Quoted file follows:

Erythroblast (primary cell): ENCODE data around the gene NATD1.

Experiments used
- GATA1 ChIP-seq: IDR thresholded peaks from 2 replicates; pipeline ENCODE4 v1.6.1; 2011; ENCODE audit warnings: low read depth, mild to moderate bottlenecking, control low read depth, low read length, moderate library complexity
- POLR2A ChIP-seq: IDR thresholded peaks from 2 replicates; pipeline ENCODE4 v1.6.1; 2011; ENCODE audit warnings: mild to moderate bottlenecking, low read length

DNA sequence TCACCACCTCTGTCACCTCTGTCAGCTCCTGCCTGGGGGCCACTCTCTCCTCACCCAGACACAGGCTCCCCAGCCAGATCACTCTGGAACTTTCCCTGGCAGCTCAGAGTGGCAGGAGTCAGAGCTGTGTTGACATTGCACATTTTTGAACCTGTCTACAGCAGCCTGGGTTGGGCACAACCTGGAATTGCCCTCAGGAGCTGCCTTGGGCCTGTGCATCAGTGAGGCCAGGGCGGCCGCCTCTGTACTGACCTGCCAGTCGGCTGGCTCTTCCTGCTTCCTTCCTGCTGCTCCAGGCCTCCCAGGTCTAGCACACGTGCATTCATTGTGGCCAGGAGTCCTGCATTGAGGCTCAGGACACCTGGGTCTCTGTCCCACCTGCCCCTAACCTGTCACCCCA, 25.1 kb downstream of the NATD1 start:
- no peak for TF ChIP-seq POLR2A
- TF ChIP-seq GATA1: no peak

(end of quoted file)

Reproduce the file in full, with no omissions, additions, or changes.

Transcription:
Erythroblast (primary cell): ENCODE data around the gene NATD1.

Experiments used
- GATA1 ChIP-seq: IDR thresholded peaks from 2 replicates; pipeline ENCODE4 v1.6.1; 2011; ENCODE audit warnings: low read depth, mild to moderate bottlenecking, control low read depth, low read length, moderate library complexity
- POLR2A ChIP-seq: IDR thresholded peaks from 2 replicates; pipeline ENCODE4 v1.6.1; 2011; ENCODE audit warnings: mild to moderate bottlenecking, low read length

DNA sequence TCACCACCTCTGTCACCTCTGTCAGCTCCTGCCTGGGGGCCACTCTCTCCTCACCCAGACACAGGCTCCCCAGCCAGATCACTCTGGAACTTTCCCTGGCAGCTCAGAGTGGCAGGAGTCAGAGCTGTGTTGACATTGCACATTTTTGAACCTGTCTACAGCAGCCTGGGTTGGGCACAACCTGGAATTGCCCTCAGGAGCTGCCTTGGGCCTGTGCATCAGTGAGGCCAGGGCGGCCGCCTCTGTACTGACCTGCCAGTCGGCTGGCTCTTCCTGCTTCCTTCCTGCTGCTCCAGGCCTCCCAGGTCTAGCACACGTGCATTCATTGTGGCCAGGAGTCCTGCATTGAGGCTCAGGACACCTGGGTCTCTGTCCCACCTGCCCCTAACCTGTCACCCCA, 25.1 kb downstream of the NATD1 start:
- no peak for TF ChIP-seq POLR2A
- TF ChIP-seq GATA1: no peak